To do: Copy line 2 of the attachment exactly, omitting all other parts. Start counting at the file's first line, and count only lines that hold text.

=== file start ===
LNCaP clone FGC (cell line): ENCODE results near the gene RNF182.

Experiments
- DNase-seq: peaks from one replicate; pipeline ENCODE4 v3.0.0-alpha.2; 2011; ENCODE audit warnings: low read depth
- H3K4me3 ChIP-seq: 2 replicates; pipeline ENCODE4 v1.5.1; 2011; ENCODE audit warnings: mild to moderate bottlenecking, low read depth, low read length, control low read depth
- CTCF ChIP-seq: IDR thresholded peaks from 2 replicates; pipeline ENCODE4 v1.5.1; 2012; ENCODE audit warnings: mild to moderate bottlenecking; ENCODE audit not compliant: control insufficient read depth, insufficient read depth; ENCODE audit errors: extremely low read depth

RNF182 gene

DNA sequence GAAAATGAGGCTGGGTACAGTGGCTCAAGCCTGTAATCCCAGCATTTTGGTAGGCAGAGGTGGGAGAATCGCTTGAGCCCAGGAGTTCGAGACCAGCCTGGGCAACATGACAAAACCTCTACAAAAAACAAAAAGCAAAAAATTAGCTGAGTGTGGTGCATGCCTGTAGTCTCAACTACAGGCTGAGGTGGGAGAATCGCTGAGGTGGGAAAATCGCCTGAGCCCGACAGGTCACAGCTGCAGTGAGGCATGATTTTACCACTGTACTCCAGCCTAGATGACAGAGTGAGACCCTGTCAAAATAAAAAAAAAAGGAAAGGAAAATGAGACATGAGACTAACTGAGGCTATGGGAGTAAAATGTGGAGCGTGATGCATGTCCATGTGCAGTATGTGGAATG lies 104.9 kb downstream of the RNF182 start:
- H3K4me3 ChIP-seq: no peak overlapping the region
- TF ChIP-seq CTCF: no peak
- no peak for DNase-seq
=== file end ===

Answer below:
Experiments